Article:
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Tagged : gas-drilling


Methane and diesel compounds found near fracking sites in Wyoming

September 28th, 2012

A second major sampling of water near gas wells in Pavilion, Wyo., has found a range of gases and contaminants.

The testing of a monitoring well near where several residents say gas drilling has ruined their drinking water supplies found methane, ethane, diesel compounds and phenol, according to news reports.


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Public hearings on gas and oil drilling pollution coming to Pittsburgh, Denver, Dallas/Fort Worth

September 20th, 2011

The U.S. Environmental Protection Agency (EPA) will hold three public hearings in September on the agency’s proposed standards to reduce air pollution from oil and gas drilling operations. The proposed standards would rely on cost-effective, existing technologies and practices to reduce pollution that contributes to smog and can cause cancer, while supporting the administration’s priority of continuing to expand safe and responsible domestic oil and natural gas production.


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Gas fracking protesters laud New York’s moratorium

December 14th, 2010

Actor Mark Ruffalo, environmentalists and a couple from Dimock, Penn. whose water well was contaminated by gas well drilling, rallied after New York Gov. Mark Patterson issued a moratorium on horizontal gas fracturing or “fracking,” which has been blamed for sullying drinking well water in several incidents across the country. One of the best known incidents of contamination occurred in Dimock, Penn., which is located above the same Marcellus Shale formations that gas companies want to tap in New York.

Protesters of drilling in New York worry that gas production there will damage the watershed that New York City, among others, depend upon.


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Congressmen request fracking fluid info from natural gas companies

February 18th, 2010

By Barbara Kessler
Green Right Now

Congressmen Henry A. Waxman (D-Calif.) and Edward Markey (D-Mass.) are asking for more information about the chemicals used to extract natural gas wells.

urban gas well outside a mall in North Texas

Urban gas well outside a mall in North Texas

Today, the two lawmakers sent letters to eight oil and natural gas companies requesting details of the ingredients used in hydraulic fracturing, a method of accessing natural gas deposits by blasting or fracturing the rock with a high pressure injection of water treated with chemicals.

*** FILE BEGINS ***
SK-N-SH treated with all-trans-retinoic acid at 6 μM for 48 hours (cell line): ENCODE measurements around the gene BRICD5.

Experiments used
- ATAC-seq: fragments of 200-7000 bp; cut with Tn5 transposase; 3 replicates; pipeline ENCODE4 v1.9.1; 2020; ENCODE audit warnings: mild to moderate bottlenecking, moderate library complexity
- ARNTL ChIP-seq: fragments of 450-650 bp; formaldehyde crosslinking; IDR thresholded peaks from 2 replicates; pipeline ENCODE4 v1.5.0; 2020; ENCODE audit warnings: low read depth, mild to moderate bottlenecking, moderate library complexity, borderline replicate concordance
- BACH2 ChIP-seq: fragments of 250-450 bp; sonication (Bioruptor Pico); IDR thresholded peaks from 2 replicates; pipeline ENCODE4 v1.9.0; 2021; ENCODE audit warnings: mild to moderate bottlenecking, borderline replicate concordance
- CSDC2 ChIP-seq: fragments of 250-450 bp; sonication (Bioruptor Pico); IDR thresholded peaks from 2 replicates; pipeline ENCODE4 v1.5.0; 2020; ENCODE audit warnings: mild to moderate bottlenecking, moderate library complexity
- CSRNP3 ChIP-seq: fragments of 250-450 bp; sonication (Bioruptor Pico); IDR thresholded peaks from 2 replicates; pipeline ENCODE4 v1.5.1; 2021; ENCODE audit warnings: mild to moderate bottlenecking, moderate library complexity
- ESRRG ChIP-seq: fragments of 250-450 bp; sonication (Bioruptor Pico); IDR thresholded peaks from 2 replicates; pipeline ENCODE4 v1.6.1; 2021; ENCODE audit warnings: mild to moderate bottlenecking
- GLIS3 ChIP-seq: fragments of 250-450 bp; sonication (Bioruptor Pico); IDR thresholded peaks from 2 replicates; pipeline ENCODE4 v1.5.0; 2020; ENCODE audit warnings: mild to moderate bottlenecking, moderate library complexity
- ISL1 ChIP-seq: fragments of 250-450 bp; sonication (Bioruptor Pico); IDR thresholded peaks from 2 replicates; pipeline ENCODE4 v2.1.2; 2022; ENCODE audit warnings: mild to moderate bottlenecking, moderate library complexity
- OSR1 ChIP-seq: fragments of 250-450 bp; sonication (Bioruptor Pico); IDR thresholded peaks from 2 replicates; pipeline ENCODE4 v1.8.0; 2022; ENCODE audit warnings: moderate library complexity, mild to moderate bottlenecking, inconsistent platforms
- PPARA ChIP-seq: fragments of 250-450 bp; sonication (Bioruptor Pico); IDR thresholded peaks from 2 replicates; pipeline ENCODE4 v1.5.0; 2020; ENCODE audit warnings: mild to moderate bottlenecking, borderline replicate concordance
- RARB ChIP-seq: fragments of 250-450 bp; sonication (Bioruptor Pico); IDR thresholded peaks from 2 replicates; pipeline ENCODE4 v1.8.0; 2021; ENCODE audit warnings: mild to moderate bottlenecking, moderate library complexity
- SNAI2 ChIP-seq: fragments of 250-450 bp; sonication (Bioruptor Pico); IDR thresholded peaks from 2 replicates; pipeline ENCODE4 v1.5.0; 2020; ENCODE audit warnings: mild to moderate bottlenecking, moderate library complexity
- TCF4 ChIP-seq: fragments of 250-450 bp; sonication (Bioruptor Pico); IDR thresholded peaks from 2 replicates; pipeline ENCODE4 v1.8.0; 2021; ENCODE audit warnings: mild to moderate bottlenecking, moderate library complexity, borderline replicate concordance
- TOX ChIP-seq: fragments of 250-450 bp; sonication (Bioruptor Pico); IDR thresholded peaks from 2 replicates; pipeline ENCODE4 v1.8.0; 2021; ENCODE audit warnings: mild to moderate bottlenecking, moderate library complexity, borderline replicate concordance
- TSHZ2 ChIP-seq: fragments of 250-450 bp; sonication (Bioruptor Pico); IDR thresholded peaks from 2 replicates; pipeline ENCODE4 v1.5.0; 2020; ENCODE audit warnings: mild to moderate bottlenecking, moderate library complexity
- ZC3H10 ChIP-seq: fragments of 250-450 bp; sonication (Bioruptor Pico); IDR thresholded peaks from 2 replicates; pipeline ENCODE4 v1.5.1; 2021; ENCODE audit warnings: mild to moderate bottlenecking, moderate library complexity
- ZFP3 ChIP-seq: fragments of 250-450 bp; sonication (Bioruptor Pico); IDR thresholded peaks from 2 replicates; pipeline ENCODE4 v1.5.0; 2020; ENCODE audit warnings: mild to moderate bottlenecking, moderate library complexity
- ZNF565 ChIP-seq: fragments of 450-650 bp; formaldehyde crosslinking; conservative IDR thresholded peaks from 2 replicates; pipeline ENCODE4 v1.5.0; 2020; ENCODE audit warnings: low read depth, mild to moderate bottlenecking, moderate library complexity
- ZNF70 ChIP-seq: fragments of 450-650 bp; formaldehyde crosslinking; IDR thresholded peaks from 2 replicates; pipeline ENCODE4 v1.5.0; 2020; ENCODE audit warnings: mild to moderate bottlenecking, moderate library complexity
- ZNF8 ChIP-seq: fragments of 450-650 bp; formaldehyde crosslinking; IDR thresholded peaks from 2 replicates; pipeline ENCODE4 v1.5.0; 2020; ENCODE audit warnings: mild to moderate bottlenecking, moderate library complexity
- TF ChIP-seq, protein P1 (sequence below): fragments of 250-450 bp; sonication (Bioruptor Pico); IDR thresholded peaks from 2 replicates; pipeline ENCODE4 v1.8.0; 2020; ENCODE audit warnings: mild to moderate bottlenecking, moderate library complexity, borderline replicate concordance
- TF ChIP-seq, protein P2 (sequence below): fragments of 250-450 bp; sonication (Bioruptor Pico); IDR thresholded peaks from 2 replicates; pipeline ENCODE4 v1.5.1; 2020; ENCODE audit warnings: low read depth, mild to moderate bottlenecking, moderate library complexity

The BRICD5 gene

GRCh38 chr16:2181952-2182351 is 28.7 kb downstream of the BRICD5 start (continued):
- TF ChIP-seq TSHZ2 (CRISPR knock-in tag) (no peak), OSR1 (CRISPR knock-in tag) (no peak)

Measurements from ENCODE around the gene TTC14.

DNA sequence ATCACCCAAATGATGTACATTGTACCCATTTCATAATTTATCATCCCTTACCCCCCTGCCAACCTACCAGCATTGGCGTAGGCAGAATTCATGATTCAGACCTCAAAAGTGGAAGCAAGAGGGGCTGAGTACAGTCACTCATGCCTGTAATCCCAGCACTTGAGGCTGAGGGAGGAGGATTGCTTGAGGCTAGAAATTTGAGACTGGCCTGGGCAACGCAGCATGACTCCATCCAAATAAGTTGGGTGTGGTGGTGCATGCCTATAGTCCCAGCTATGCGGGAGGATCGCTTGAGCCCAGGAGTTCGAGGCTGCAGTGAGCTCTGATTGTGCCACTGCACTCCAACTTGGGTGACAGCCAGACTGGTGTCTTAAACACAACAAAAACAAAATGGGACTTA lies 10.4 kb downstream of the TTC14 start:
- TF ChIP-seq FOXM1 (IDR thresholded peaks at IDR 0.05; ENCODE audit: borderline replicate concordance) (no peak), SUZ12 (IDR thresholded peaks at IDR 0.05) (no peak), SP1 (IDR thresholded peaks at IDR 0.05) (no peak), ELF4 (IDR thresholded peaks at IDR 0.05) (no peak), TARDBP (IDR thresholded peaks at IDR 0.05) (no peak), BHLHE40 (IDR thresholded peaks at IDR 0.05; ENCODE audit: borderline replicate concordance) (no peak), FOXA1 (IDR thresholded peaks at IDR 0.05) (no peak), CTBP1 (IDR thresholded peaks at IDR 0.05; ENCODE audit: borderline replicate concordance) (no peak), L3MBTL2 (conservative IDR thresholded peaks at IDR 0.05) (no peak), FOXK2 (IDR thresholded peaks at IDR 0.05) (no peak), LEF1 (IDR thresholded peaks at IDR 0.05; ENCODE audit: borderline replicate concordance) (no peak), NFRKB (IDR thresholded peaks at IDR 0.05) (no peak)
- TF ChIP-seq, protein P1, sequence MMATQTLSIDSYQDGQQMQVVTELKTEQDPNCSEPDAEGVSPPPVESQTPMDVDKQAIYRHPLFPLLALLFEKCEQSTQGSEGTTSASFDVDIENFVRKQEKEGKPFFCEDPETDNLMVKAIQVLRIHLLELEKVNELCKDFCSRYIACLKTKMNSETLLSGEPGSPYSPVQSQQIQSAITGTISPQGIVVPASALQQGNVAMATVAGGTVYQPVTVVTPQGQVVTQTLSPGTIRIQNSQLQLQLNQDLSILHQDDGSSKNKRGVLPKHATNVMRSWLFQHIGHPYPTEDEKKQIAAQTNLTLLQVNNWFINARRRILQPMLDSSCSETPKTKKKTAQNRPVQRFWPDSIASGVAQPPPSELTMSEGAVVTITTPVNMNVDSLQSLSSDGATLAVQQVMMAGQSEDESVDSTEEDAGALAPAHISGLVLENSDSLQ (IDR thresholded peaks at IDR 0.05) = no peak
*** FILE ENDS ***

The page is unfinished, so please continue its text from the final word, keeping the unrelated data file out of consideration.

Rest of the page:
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Drilling chemicals used in new gas wells remain underground

January 25th, 2010

(From ProPublica, which originally posted this piece, which was co-published with Politico, on Dec. 27, 2009.)

ProPublica

For more than a decade the energy industry has steadfastly argued before courts, Congress and the public that the federal law protecting drinking water should not be applied to hydraulic fracturing [2], the industrial process that is essential to extracting the nation’s vast natural gas reserves. In 2005 Congress, persuaded, passed a law prohibiting such regulation.

Now an important part of that argument — that most of the millions of gallons of toxic chemicals that drillers inject underground are removed for safe disposal, and are not permanently discarded inside the earth — does not apply to drilling in many of the nation’s booming new gas fields.

Three company spokesmen and a regulatory official said in separate interviews with ProPublica that as much as 85 percent of the fluids used during hydraulic fracturing is being left underground after wells are drilled in the Marcellus Shale, the massive gas deposit that stretches from New York to Tennessee.


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Gas drilling vs. drinking water: New York report sets stage for fight

October 8th, 2009

By Abrahm Lustgarten
ProPublica

A version of this story appeared in the Albany Times-Union [1] on Oct. 8, 2009.

A preliminary report [2] from a consultant hired by New York City warns that “nearly every activity” associated with natural gas drilling could potentially harm the city’s drinking water supply and that while the risk can be reduced with strict regulations, “the likelihood of water quality impairment…. cannot be eliminated [2].”


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Natural gas, it’s green, but in what sense?

July 13th, 2009

By Barbara Kessler Green Right Now Pity the American public trying to figure out where to stand on natural gas. There’s a cacophony of appeals to our patriotism, pocketbooks and desire to be eco-correct. The latest twist comes from politicians in Congress, accompanied by oilman and clean energy trumpeter T. Boone Pickens,  who are promoting [...]


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